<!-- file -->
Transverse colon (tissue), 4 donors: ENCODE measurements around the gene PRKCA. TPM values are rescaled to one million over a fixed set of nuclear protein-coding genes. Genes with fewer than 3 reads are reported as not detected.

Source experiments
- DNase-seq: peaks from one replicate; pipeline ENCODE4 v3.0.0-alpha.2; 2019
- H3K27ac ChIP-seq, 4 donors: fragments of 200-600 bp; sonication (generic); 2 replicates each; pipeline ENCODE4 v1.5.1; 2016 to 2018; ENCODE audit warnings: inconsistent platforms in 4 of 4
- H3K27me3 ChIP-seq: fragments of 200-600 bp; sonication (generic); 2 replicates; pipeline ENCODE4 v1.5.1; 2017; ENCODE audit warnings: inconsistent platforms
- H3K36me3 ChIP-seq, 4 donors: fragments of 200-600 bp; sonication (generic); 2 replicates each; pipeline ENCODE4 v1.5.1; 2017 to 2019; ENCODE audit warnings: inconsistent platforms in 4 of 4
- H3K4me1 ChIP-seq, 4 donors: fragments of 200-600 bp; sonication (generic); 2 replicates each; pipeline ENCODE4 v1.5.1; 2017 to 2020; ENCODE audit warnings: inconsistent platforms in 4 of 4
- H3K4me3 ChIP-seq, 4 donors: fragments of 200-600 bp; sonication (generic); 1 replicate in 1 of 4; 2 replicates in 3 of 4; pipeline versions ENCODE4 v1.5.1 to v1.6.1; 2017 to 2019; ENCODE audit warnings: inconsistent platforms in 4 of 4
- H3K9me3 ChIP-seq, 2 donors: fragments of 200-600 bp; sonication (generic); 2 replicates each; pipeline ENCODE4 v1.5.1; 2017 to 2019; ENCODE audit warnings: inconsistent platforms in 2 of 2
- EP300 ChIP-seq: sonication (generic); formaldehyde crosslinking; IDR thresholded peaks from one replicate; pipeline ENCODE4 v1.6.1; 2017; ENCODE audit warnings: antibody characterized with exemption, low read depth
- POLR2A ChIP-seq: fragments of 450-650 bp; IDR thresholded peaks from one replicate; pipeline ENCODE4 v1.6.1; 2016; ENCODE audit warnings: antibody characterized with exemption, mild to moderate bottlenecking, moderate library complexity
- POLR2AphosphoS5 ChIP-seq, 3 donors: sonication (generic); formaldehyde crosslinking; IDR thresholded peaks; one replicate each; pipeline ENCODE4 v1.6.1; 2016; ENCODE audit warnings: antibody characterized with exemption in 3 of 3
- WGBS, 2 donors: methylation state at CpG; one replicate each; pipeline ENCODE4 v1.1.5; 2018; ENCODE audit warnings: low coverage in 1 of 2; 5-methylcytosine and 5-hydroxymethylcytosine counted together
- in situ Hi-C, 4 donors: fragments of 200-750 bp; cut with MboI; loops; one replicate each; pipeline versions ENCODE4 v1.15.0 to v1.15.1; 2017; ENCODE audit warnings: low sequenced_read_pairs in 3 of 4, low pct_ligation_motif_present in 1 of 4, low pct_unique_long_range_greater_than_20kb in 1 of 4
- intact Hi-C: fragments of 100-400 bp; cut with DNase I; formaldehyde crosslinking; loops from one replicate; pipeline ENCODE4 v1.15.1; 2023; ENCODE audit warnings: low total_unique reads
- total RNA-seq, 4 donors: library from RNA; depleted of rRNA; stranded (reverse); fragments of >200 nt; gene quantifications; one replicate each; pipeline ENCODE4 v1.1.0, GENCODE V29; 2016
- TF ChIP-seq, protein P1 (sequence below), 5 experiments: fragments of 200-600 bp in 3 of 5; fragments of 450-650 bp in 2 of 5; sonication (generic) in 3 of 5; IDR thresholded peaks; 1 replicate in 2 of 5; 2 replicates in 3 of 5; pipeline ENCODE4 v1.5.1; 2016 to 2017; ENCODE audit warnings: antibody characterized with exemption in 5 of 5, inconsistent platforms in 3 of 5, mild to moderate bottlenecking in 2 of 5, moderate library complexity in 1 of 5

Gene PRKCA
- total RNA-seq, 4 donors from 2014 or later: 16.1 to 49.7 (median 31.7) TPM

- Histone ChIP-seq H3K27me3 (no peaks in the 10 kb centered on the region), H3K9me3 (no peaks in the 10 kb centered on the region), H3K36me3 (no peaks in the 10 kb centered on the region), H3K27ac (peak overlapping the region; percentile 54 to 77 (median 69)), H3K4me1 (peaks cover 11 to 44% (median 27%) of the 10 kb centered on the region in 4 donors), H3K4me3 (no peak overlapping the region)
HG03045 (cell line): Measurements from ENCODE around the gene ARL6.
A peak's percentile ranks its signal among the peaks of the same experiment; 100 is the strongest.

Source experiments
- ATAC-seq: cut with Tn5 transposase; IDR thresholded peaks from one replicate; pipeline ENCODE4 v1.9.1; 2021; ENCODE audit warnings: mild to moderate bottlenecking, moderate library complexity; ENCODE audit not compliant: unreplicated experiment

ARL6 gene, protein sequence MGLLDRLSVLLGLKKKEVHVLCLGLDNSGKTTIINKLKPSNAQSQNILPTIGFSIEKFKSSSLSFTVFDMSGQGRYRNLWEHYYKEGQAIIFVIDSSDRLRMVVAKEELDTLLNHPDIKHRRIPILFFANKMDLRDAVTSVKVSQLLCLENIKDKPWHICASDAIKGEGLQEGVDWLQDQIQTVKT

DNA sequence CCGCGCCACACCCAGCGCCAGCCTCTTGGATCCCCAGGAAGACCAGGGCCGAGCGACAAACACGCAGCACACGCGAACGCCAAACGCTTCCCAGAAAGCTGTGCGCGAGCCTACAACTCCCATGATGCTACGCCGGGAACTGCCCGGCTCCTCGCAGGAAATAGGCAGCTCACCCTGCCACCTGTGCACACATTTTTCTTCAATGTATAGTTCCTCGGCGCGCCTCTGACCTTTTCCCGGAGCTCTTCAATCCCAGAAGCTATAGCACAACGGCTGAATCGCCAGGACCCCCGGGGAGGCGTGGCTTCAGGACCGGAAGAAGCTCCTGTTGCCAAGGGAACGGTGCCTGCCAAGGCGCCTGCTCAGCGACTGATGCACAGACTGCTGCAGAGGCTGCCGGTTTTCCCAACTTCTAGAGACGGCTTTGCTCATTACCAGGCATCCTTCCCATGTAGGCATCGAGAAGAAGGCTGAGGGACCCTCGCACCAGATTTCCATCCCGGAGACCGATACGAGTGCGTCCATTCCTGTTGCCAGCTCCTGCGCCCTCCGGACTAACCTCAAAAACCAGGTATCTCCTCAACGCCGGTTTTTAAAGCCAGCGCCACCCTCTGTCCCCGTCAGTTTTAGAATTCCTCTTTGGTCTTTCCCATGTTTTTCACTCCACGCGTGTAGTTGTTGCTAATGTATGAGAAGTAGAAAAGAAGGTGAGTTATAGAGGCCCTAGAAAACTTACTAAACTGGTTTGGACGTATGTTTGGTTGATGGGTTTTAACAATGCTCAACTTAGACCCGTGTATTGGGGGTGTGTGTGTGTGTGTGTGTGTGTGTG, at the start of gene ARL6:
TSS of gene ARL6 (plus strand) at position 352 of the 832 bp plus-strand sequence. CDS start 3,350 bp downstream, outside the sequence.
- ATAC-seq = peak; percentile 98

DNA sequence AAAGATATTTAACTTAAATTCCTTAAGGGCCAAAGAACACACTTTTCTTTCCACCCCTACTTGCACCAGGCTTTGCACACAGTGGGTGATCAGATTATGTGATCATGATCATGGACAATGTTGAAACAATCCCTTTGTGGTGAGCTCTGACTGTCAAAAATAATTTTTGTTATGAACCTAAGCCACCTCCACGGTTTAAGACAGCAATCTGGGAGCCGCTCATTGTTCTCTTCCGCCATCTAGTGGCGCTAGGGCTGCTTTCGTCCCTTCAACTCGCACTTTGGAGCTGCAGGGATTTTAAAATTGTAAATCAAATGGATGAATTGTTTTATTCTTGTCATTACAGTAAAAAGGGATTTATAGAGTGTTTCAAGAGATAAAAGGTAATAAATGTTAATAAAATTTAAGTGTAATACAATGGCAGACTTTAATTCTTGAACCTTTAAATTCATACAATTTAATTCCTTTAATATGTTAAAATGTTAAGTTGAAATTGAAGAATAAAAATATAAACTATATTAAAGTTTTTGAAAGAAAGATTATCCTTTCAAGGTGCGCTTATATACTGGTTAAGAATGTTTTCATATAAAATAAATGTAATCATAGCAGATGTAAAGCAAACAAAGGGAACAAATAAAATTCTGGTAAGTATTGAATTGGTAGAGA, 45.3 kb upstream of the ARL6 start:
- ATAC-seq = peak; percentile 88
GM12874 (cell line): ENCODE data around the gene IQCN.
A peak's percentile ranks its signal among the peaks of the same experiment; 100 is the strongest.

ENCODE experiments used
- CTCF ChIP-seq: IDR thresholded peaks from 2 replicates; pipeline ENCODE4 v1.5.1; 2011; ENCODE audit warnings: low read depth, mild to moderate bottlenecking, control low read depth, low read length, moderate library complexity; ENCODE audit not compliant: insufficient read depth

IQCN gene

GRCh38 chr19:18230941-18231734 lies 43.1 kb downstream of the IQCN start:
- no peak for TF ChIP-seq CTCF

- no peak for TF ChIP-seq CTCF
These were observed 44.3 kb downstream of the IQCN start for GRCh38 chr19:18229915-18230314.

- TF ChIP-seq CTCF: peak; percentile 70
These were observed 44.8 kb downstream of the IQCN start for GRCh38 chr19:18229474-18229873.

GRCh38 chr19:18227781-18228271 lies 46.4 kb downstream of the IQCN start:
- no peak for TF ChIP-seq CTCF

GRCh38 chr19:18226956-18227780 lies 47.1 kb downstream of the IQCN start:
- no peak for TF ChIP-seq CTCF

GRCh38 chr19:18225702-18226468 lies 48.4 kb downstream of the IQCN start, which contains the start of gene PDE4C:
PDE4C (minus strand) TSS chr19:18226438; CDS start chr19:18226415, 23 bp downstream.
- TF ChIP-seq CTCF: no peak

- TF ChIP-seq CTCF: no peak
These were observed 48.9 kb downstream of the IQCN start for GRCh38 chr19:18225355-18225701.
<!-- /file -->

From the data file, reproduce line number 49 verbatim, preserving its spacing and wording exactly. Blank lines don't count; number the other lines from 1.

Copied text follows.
- TF ChIP-seq CTCF: no peak